Forty-four human rights organizations and advocates have signed a joint letter addressing European Union officials, asking them to extend their support to stop pushbacks on the Turkish-Greek border.
The letter, addressing EU Commission chief Ursula von der Leyen and Ylva Johansson, the EU commissioner for home affairs, said although the Greek migration minister promised at an EU meeting in October 2021 that his country would investigate claims about refugees being illegally pushed back by Greek officials, pushbacks by Greece continue.
The signatories of the letter said it was mostly the citizens of countries such as Syria, Afghanistan and Pakistan who have been subjected to pushbacks in addition to an increasing number of Turkish citizens, primarily members of the Gülen movement and Kurdish activists who had to flee Turkey to avoid a government crackdown in the aftermath of a failed coup in 2016.
Our Open Letter to Ursula von der Leyen, the president of the European Commission as signed by 44 human rights defenders and NGOs 👇#StopPushbacks@vonderleyen pic.twitter.com/HUtcUtTgDp
— Solidarity with OTHERS (@OthersInfo) July 12, 2022
The Turkish government accuses the faith-based Gülen movement of masterminding the coup attempt on July 15, 2016 and labels it a “terrorist organization,” although the movement strongly denies involvement in the coup attempt or any terrorist activity.
“The Turkish nationals who are trying to flee Turkey are doing so in fear of persecution. Turkish asylum seekers who are pushed back by Greece, face immediate arrest, lengthy prison sentences, ill-treatment and torture,” the letter said.
Turkish Interior Minister Süleyman Soylu announced last week that a total of 332,884 people have been detained, of whom 101,000 were arrested and jailed, due to alleged links to the Gülen movement since the failed coup.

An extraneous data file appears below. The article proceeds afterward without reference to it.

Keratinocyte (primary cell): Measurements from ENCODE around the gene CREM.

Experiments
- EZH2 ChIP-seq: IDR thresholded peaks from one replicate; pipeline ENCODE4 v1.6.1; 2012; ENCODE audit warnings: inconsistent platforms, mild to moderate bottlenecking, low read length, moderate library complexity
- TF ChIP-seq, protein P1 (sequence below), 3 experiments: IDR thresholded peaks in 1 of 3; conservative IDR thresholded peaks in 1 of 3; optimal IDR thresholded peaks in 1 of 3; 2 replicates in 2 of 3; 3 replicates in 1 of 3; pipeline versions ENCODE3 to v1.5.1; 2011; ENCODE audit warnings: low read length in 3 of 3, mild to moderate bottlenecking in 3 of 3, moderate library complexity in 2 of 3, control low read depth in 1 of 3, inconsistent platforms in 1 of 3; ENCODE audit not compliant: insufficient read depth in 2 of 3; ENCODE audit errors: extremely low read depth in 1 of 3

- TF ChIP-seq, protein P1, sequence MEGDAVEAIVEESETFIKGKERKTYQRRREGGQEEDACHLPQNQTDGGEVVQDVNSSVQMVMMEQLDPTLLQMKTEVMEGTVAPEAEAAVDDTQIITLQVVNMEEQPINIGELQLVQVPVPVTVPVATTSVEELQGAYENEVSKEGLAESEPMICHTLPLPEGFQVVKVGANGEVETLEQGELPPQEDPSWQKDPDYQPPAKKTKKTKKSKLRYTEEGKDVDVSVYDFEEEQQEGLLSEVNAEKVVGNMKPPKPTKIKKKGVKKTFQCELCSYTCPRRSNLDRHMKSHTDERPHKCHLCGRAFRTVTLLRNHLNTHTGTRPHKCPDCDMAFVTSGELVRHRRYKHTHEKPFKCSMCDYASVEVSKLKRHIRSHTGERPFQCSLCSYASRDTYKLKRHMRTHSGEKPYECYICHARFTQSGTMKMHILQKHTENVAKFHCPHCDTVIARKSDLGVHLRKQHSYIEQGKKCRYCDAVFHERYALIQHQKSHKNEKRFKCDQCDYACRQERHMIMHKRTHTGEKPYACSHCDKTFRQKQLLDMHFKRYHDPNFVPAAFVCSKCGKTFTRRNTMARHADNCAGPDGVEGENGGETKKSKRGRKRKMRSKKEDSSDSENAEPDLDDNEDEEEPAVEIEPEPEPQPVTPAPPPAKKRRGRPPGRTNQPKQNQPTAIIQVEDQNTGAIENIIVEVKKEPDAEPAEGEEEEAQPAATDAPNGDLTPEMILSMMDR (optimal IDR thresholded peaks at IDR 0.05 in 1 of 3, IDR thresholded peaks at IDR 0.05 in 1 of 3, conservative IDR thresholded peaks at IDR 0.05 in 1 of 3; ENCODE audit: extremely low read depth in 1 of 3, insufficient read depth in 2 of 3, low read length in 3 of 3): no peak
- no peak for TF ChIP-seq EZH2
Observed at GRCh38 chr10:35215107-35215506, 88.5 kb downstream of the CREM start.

Following the abortive putsch, the Turkish government declared a state of emergency and carried out a massive purge of state institutions under the pretext of an anti-coup fight. More than 130,000 public servants, including 4,156 judges and prosecutors, as well as 29,444 members of the armed forces were summarily removed from their jobs for alleged membership in or relationships with “terrorist organizations” by emergency decree-laws subject to neither judicial nor parliamentary scrutiny.
In addition to the thousands who were jailed, scores of other Gülen movement followers had to flee Turkey to avoid the government crackdown. Most of them had to leave the country illegally because their passports had been revoked.
In the letter Greece is accused of constantly violating the prohibition of refoulement under international human rights law as well as its many other international human rights obligations by pushing Turkish nationals back to Turkey.
The signatories of the letter demanded that the Greek government not further delay the setting up/designation of the body that will be tasked with the investigation of pushback allegations and which will include representatives from independent organizations; that all pushback incidents are thoroughly investigated; that those responsible are brought to justice; that access to asylum is ensured at the borders; and that all procedural or geographical restrictions, either legal or practical, with regard to claiming asylum are lifted.
Among the signatories of the letter were members of the European Parliament Sira Rego, Dietmar Köster, Bettina Vollath, Thomas Vaitz and Tineke Strik, Human Rights Defenders e.v. Berlin, the Brussels-based Solidarity with OTHERS, London Advocacy, Migrant Women Association Malta and Ivorian Community of Greece.
Aid groups and media frequently accuse Athens of organizing “illegal pushbacks” of migrants, allegations that Greece denies.
In May Greece said it prevented around 600 migrants from crossing into its waters from Turkey.
A Greek migration ministry source said nearly 30 percent more asylum seekers had tried to come to Greece in the first four months of 2022 than in the same period last year.